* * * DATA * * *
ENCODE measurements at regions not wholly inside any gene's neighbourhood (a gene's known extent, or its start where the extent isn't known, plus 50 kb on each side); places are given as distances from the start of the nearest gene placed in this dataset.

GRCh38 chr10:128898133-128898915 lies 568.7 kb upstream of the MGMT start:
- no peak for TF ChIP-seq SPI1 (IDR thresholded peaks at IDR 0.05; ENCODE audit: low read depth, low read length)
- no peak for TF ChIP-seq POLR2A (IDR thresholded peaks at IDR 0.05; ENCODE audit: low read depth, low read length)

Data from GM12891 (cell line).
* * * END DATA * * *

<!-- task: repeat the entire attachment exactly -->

ENCODE measurements at regions not wholly inside any gene's neighbourhood (a gene's known extent, or its start where the extent isn't known, plus 50 kb on each side); places are given as distances from the start of the nearest gene placed in this dataset.

GRCh38 chr10:128898133-128898915 lies 568.7 kb upstream of the MGMT start:
- no peak for TF ChIP-seq SPI1 (IDR thresholded peaks at IDR 0.05; ENCODE audit: low read depth, low read length)
- no peak for TF ChIP-seq POLR2A (IDR thresholded peaks at IDR 0.05; ENCODE audit: low read depth, low read length)

Data from GM12891 (cell line).